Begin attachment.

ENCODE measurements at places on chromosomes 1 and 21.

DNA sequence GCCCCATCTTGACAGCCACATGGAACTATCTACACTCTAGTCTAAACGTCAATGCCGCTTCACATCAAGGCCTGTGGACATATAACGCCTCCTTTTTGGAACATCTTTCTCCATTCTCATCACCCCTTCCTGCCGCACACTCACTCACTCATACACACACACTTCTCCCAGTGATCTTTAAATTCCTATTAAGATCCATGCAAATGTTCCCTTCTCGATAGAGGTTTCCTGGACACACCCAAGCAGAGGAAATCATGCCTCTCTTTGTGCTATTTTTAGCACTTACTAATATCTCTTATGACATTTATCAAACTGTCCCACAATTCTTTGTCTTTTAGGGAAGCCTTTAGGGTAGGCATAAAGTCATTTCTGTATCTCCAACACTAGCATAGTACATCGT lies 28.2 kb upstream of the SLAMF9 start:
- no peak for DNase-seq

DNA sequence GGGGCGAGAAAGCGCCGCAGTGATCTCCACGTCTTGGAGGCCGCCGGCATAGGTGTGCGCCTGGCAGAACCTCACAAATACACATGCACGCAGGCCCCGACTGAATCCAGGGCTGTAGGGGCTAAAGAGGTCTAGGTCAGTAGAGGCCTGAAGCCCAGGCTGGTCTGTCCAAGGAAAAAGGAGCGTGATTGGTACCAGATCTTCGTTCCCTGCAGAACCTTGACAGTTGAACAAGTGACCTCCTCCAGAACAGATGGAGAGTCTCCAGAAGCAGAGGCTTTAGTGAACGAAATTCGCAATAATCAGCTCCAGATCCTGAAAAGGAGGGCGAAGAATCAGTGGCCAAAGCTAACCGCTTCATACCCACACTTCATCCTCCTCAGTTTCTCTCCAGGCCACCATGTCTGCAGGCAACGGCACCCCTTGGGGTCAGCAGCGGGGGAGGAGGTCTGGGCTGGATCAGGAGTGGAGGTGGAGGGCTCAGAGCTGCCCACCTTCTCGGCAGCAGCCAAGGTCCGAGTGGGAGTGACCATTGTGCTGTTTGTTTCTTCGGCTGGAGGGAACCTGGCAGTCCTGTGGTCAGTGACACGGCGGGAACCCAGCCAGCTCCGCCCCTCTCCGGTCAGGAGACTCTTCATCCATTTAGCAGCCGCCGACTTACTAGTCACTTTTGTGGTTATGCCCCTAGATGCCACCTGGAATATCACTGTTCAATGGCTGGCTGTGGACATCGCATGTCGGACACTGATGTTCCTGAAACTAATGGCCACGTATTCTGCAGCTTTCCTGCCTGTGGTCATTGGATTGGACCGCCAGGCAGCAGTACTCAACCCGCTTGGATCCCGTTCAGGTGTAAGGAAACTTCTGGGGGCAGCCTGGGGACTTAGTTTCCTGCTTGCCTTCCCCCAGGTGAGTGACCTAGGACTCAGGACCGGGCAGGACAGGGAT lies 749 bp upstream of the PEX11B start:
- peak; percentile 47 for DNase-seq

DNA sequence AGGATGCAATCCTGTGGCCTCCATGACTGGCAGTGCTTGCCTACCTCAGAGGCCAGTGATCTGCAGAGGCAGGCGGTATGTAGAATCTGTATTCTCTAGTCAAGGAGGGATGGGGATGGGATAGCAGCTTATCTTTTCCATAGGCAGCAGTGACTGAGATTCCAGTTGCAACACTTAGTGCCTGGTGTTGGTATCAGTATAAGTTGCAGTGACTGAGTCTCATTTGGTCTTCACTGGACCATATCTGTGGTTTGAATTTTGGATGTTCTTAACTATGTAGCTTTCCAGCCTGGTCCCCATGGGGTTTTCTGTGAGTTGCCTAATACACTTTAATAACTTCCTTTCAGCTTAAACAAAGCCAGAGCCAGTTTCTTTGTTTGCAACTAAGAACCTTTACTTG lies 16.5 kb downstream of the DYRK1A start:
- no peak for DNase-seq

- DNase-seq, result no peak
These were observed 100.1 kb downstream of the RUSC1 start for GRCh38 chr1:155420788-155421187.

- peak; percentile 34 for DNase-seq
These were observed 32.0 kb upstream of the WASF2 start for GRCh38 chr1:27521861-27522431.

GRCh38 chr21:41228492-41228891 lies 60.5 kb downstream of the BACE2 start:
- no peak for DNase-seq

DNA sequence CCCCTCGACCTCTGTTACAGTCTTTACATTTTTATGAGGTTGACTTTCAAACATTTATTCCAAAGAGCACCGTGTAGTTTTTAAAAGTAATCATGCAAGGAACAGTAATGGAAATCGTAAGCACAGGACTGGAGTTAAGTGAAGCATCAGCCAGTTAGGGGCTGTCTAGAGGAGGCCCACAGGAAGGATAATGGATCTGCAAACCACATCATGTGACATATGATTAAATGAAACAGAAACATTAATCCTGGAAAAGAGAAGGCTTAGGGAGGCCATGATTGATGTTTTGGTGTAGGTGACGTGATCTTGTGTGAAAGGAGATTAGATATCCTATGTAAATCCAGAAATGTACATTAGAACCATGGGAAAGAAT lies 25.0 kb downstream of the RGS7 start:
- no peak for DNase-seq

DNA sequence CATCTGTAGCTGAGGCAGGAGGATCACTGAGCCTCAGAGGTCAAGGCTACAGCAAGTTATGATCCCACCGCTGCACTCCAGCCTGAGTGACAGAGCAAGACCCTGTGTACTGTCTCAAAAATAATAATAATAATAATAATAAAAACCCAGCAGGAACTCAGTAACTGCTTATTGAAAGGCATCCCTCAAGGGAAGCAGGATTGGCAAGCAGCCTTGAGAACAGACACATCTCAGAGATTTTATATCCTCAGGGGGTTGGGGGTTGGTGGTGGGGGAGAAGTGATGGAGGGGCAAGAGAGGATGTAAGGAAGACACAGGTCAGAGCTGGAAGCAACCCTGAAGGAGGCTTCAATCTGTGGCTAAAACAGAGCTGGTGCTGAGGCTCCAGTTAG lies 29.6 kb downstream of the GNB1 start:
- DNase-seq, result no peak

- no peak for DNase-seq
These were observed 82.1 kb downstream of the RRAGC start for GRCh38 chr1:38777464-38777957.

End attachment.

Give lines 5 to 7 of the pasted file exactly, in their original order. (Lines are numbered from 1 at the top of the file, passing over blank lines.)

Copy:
- peak; percentile 47 for DNase-seq

DNA sequence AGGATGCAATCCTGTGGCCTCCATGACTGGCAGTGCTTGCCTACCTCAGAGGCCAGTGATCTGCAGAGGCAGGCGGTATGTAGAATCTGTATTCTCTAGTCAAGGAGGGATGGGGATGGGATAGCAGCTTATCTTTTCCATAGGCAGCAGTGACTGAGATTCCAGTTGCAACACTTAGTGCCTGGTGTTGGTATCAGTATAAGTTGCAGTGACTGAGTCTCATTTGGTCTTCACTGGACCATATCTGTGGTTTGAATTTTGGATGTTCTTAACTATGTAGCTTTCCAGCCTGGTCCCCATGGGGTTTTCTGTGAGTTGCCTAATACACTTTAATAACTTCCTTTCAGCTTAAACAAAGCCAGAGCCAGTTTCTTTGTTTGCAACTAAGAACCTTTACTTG lies 16.5 kb downstream of the DYRK1A start:
- no peak for DNase-seq